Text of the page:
Editors' ChoiceGestational Diabetes

Insulin Promotes Serotonin Uptake

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Science Signaling  06 Jan 2015:
Vol. 8, Issue 358, pp. ec1
DOI: 10.1126/scisignal.aaa5978

Gestational diabetes mellitus (GDM) is a common complication of pregnancy that is associated with decreased insulin sensitivity of target tissues, including the placenta. In the periphery, placenta, and developing embryo, serotonin (also known as 5-hydoxytryptamine, 5-HT) functions as a vasoconstrictor. The serotonin concentration in the uteroplacental blood is controlled by serotonin transporters of the SERT family located in the placental trophoblast cells. Li et al. found that trophoblasts from patients with GDM took up less serotonin than those from normal pregnant patients. Flow cytometry and surface biotinylation assays indicated reduced abundance of SERT at the plasma membrane of the GDM-patient trophoblasts. When analyzed by Western blot, GDM-patient trophoblasts had SERT at two molecular weights, the mature size and a lower size corresponding to the size of SERT in normal cells exposed to inhibitors of protein glycosylation, which also showed reduced serotonin uptake. Because these results suggested impaired maturation of SERT in the GDM-patient cells, the authors examined the interaction of SERT with its chaperone ERp44, which binds SERT in the endoplasmic reticulum. Coimmunoprecipitation experiments indicated that the SERT and ERp44 interaction was increased in the cells from the GDM patients compared with that in the cells from the healthy patients. Although insulin receptor abundance was similar in healthy- and GDM-patient cells, tyrosine phosphorylation of the insulin receptor was decreased in GDM-patient cells. Furthermore, trophoblasts from healthy patients showed a dose-dependent increase in serotonin uptake in response to insulin that correlated with an increase in SERT at the plasma membrane, but not with a change in the mRNA abundance for SERT. In healthy patient trophoblasts, but not those from GDM patients, insulin stimulated a reduction in the interaction between ERp44 and SERT. Thus, some of the complications of GDM may arise because of decreased insulin responsiveness of the trophoblasts, which subsequently alters serotonin concentration, thereby impacting blood flow through the placenta.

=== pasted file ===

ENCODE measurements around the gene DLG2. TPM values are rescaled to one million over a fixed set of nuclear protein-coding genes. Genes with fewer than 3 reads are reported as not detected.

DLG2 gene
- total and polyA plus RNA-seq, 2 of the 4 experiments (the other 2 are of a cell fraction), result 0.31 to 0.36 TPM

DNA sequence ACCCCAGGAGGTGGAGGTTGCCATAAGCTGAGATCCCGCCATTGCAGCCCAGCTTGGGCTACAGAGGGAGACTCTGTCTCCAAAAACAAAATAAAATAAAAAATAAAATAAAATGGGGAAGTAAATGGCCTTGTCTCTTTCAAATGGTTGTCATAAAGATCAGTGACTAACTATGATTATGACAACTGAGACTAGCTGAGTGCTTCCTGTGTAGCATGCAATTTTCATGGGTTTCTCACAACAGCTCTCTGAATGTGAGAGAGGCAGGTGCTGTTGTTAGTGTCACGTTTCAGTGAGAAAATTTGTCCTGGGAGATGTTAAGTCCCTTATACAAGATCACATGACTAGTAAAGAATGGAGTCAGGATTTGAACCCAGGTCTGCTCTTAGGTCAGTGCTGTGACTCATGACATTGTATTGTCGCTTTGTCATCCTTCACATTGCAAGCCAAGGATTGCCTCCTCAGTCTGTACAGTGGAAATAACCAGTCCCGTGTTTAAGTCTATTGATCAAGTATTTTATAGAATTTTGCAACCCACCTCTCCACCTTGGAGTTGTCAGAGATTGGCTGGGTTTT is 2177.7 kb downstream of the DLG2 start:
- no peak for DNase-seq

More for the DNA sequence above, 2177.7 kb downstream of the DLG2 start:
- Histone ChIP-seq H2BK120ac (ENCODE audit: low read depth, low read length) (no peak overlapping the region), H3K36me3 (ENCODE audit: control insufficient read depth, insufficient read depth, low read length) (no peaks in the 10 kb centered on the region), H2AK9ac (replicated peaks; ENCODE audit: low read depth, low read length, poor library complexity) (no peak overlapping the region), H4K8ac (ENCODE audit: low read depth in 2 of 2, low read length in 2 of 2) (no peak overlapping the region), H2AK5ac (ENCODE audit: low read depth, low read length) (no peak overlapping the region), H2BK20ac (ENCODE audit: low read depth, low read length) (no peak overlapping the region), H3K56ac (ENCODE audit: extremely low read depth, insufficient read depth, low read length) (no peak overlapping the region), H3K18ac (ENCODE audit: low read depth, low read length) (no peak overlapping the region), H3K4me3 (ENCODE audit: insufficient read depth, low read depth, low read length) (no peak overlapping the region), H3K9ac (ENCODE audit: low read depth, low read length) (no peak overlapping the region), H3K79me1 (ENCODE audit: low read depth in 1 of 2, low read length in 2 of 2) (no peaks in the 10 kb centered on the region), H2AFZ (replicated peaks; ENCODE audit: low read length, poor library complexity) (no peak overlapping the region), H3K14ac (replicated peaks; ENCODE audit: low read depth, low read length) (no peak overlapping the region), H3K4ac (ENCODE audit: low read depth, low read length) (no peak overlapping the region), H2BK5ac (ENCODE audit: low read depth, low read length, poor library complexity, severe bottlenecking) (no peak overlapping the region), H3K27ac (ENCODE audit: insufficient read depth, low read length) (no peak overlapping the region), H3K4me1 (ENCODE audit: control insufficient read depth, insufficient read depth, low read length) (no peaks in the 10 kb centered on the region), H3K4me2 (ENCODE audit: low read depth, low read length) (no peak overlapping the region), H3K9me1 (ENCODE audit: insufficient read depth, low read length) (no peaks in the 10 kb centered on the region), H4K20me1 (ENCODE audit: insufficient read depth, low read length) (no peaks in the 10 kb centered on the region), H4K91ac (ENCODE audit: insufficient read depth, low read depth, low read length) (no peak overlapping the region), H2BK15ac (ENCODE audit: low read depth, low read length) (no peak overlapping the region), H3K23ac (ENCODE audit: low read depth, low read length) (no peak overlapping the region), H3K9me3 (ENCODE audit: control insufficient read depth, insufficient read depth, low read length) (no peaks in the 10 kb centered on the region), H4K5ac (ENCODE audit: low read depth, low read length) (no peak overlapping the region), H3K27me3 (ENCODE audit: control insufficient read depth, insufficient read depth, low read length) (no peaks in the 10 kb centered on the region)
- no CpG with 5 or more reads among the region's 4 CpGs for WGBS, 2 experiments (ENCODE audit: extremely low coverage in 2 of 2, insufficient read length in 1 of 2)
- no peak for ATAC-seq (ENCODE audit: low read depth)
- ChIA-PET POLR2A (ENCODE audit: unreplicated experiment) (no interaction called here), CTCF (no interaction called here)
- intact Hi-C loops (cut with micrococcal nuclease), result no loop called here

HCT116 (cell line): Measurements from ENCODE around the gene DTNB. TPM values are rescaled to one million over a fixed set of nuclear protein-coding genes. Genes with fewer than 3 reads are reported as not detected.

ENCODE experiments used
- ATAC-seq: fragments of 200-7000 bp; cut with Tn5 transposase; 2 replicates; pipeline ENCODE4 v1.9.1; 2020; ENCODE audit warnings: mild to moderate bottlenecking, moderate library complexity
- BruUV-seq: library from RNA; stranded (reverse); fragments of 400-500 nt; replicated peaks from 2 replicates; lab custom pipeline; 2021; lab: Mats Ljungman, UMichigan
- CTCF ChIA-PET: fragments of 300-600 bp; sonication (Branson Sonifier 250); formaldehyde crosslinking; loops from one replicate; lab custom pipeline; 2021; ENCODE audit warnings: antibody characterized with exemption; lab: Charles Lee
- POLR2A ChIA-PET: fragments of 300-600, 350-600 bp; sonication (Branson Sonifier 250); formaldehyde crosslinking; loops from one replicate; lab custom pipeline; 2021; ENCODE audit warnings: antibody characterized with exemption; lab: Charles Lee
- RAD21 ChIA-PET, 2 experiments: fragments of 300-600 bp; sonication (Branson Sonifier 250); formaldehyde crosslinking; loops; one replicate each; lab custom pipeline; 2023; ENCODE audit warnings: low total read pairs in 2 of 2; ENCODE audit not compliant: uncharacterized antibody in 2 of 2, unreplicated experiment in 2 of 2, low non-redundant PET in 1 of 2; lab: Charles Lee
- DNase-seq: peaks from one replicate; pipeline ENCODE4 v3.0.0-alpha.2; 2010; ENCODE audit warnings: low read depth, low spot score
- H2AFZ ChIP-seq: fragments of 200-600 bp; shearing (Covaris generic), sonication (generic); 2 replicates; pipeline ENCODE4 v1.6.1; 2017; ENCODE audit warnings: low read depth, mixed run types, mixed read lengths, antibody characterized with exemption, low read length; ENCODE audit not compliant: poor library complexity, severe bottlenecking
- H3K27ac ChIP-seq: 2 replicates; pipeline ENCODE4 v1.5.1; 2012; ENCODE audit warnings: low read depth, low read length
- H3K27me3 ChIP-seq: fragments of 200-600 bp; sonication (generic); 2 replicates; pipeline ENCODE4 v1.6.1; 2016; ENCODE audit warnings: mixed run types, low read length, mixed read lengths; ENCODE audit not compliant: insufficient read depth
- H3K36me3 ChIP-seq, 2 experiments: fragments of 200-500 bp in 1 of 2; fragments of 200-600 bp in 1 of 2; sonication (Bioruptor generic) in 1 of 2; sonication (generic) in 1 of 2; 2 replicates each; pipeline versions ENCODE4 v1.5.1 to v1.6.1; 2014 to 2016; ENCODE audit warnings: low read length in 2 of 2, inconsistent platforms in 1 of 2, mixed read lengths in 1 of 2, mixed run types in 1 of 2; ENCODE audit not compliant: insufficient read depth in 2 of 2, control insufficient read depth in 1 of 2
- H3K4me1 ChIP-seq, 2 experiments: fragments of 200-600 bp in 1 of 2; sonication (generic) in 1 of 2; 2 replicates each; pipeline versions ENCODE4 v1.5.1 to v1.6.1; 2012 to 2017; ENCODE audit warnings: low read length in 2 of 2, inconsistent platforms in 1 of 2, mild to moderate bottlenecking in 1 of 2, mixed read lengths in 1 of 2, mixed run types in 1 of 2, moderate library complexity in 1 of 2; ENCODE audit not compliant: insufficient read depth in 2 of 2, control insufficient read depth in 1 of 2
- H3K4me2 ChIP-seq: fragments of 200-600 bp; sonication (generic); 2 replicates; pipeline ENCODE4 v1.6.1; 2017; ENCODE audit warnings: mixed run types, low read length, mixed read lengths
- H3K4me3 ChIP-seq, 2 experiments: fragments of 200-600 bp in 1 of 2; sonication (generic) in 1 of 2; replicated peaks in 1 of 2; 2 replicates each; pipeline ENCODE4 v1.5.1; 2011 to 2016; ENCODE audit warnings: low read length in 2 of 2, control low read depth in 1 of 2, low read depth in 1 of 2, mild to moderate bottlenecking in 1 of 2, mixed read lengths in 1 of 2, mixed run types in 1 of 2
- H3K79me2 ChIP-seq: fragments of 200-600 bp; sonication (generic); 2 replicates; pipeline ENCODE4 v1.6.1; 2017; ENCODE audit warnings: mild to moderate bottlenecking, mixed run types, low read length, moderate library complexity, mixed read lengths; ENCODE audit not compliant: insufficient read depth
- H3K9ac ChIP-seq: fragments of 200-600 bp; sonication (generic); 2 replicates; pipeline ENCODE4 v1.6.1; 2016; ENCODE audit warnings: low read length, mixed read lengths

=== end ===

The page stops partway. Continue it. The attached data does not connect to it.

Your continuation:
Y. Li, C. Hadden, P. Singh, C. P. Mercado, P. Murphy, N. K. Dajani, C. L. Lowery, D. J. Roberts, L. Maroteaux, F. Kilic, GDM-associated insulin deficiency hinders the dissociation of SERT from ERp44 and down-regulates placental 5-HT uptake. Proc. Natl. Acad. Sci. U. S. A. 111, E5697–E5705 (2014). [Abstract] [Full Text]

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